NEW ORLEANS- Grade C. That is what HousingNOLA says the city is getting this year for affordable housing.
"Actually I think it should be a C-," New Orleans resident Carey Lee said.
Lee says it is tough for people trying to rent or buy a home in Orleans Parish.
"About 10 years ago, it was okay. And you were getting what you paid for. If you were getting low rent, that's what type of property you had. If you had expensive rent, that's what type of property you had. Now, it's like, it's just ridiculous," Lee said.
HousingNOLA tells Eyewitness News the city's grade dropped from a 'B' last year.
"We haven't been able to create more housing. We haven't been able to pass the policies this community said that they wanted when we started this historic plan three years ago," Andreanecia Morris, Executive Director of HousingNOLA said.
Saturday afternoon HousingNOLA held a panel discussion about the report, revealing why the city's barely passing. They also said the city of New Orleans should be spending more money to create affordable housing.
"43 percent of likely voters said they have trouble making ends meet every month to help pay their housing costs. This is not an issue we can ignore any longer," Morris said.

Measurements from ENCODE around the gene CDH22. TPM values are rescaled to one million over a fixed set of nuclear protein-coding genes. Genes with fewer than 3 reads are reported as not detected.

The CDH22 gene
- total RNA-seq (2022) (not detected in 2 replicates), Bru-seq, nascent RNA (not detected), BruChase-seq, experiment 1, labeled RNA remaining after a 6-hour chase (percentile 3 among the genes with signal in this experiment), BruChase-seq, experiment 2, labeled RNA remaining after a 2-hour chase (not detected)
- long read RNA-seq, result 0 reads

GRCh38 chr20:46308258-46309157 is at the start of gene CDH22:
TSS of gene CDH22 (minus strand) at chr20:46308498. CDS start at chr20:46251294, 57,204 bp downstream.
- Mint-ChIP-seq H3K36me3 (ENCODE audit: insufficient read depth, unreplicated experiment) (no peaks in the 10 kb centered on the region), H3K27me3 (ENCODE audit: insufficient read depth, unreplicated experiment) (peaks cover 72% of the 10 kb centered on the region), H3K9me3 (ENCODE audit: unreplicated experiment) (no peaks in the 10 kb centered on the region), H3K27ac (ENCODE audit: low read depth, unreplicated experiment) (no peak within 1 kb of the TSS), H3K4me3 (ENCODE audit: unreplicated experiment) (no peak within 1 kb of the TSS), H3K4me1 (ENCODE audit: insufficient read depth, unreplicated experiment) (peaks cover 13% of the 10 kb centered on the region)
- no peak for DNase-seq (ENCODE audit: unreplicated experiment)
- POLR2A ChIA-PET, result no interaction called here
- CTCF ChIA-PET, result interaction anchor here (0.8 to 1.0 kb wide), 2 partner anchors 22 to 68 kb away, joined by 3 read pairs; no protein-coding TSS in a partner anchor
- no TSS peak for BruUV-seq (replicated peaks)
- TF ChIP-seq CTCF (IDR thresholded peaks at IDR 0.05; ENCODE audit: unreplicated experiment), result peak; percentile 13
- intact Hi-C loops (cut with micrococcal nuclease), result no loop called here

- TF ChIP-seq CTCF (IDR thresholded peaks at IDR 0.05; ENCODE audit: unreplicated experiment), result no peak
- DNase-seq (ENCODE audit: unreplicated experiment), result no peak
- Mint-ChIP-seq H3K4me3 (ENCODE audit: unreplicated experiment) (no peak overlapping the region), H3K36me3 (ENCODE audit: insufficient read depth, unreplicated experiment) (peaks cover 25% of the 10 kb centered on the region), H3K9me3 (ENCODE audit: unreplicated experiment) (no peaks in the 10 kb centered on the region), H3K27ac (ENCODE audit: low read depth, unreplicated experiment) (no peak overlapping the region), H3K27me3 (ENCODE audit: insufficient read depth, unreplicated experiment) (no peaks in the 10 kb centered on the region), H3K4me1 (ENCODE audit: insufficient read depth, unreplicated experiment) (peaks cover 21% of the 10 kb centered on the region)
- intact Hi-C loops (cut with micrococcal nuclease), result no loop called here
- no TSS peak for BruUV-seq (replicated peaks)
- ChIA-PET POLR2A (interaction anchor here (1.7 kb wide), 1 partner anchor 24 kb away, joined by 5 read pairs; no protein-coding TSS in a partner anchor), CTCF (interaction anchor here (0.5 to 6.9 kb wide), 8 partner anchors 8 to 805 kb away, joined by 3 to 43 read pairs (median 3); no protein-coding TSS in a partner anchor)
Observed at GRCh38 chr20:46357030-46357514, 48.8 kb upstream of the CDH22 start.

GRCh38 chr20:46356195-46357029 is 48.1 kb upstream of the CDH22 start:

Carrollton resident Betty DiMarco says her neighbors worry about keeping their homes.
Willie L. Calhoun says the high costs are pushing many longtime New Orleanians out.
"When you add gentrification because property is really cheap here, as compared to New York and California. So people that has money can come here and buy property as they would say dirt cheap," Calhoun said.
"The cost burden that we have, the number of renters who are paying more than 50 percent of their income towards cost burden, that's 35 percent of renters, that's not sustainable," Morris said.
The Landrieu administration says they're investing $1 billion for major public housing developments.
In 2016, the city launched "Housing for Resilient New Orleans Plan," a five-year strategy plan to increase affordable housing in New Orleans.